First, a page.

Company: A curious coming of age tale in a musical

Just imagine for a minute that you’re a grown man.  

Here’s your checklist: Handsome? Yep. Charming? Check. Both? Double-check! Good career? Of course. All of this has the ladies lining up. 

So, what’s the problem? Only the fact that all of your best friends are married and that they are making you rethink absolutely everything, even if they don’t know it. And to top it all off, there’s the middle-aged milestone of your 35th birthday to contend with. So what do you do? You do what you can, which is only human — you go along with it. 

Robert, or Bobby to his closest friends, is the lead character in a new production playing in Vancouver about a man in New York who is unlucky in love, but not necessarily in life. This multi-award winning musical drops the audience head first into his life revolves around these varied, deep and complex people. They, and the production, are known as Company.

Acclaimed writer George Furth is credited for the book while musical theatre icon Stephen Sondheim transformed it into the musical masterpiece for stage that it is today. Company still winks a curtained eye to the so-called “dog whistle shows” that popped up during the 1970s on behalf of the theatre-going populace who could not speak their minds on the social taboos of the time. When the musical first came out, the short, stylistic vignettes that told the story were a groundbreaking new style that paved the way for other plays like it.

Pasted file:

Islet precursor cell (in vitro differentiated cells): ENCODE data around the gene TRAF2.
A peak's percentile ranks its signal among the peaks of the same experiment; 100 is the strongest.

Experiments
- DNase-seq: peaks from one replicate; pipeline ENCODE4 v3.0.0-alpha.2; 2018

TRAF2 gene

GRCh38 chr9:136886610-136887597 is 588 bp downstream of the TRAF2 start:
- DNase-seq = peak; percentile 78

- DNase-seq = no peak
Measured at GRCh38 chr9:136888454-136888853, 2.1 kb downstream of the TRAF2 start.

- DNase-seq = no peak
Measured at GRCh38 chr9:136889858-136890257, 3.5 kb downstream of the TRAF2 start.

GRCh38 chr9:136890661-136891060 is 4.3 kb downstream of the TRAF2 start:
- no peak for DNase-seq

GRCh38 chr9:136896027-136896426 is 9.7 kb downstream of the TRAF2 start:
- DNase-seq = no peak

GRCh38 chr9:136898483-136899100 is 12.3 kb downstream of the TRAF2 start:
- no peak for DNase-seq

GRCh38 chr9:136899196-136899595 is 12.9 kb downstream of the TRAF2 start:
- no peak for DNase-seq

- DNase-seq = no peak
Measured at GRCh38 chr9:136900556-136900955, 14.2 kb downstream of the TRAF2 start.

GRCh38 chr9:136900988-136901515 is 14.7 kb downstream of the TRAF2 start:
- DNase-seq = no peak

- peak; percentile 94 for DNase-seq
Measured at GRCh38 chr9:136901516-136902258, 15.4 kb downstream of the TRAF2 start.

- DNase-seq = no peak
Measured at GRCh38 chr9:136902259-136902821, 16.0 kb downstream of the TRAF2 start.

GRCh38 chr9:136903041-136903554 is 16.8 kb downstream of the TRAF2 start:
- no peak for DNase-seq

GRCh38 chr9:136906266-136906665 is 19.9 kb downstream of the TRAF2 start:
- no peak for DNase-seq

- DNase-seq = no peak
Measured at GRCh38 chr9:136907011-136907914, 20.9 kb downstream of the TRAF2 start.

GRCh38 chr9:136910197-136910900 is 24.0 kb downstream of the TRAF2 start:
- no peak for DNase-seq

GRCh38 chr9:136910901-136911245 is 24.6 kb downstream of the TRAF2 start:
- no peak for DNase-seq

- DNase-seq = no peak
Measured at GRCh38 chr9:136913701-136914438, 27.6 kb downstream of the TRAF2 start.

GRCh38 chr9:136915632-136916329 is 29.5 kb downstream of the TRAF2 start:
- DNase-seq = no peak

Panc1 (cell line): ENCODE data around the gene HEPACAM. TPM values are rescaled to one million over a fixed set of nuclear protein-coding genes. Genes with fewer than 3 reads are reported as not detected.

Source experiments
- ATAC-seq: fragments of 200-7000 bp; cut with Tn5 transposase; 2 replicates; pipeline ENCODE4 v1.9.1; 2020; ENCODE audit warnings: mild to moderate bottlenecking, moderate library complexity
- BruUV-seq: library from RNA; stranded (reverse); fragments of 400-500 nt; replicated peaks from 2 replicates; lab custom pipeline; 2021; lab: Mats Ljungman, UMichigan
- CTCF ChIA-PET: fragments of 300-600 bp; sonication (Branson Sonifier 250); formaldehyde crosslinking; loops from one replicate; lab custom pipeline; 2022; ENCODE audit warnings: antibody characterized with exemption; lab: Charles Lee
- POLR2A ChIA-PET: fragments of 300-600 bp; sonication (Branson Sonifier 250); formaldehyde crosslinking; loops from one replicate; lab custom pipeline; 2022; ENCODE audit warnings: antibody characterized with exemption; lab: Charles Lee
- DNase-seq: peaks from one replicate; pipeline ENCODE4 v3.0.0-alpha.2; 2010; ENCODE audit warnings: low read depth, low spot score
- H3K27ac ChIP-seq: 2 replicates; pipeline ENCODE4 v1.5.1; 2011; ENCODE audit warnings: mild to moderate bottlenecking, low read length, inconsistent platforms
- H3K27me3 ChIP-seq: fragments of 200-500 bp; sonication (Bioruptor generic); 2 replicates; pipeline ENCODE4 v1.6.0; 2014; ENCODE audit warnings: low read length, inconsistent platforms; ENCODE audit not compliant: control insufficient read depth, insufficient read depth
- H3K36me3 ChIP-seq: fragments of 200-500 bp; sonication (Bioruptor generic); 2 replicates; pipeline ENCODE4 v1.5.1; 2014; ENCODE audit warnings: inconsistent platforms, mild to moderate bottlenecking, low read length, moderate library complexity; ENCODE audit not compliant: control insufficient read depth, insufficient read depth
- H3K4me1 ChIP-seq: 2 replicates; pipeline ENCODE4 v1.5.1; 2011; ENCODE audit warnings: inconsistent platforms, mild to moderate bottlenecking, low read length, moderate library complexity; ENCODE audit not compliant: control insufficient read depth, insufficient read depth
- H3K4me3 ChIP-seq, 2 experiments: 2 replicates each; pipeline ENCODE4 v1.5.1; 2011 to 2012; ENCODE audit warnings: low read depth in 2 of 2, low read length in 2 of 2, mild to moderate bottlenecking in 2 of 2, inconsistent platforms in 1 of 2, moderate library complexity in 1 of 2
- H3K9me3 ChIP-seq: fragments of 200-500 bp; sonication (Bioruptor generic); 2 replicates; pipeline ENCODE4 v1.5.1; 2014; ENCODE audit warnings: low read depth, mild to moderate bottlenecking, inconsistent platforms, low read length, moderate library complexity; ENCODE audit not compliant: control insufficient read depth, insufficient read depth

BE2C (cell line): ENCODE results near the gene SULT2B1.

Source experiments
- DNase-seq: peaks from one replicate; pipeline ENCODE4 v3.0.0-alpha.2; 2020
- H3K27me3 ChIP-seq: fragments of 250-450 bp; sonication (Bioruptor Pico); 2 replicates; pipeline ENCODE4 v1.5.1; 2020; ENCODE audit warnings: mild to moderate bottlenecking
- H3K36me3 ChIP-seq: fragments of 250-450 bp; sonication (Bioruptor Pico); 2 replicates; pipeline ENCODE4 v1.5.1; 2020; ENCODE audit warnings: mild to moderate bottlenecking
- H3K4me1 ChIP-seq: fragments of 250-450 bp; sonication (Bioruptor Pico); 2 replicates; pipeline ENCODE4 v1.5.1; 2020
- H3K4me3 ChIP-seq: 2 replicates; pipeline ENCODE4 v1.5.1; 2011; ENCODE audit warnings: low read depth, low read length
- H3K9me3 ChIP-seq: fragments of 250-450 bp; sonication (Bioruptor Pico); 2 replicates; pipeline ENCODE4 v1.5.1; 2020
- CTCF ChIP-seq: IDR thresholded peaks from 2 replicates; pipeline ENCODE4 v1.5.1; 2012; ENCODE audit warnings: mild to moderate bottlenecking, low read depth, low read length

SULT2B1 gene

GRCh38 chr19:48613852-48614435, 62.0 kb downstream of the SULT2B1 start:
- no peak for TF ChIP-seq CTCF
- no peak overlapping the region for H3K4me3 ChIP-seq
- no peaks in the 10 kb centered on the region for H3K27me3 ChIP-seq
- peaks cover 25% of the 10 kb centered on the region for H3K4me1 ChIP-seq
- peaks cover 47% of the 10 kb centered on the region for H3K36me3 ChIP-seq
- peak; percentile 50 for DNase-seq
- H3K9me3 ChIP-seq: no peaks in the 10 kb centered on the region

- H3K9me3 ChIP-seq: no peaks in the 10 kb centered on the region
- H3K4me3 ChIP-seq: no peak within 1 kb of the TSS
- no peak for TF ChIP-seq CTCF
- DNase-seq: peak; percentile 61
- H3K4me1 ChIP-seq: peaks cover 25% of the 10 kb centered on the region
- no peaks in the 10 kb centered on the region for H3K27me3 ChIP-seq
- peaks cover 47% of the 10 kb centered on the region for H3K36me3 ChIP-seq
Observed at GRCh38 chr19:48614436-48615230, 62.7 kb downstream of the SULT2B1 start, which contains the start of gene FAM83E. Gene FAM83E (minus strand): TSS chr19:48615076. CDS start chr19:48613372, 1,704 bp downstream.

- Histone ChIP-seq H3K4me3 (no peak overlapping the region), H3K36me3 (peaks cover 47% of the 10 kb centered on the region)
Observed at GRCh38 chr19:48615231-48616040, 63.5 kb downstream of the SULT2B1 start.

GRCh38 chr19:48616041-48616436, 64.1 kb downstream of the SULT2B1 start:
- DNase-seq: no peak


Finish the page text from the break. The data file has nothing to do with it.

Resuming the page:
Vancouver’s version of Company boasts a huge production itself in part because of this pedigree and in part because of those who truly make it come alive.

As a UBC theatre grad and lead in Company, Nick Fontaine reminisces about his school days and shares with us his thoughts on Company’s upcoming opening night. A solid career off-campus has been in the works for almost a decade now, but several other members of the cast are also recent UBC graduates. 

Looking back, he remembers the UBC Theatre program as “insanely busy” with limited free time. That hectic schedule doesn’t just go away once one leaves school. 

“You only get the chance to meet those new people after they’ve graduated,” said Fontaine. Such is the life of a thespian – rewarding, in-depth and challenging. 

The cast of Company comes from the vast network of talent that spans Canada. A musical theatre performance requires just that much more effort and teamwork than a normal production.

“There are a lot of chefs making this soup, but we all get along really well,” said Fontaine. “It’s not always the case with large shows and lots of different personalities, but we’re blessed to have people that enjoy working with each other so much.”

Timeless in its ability to openly question life and love as well as also be reimagined 46 years after its first record-breaking Broadway debut, United Players present Company.  

Funny, thoughtful and surprisingly moving, the musical opens January 22 at the Jericho Arts Centre Theatre.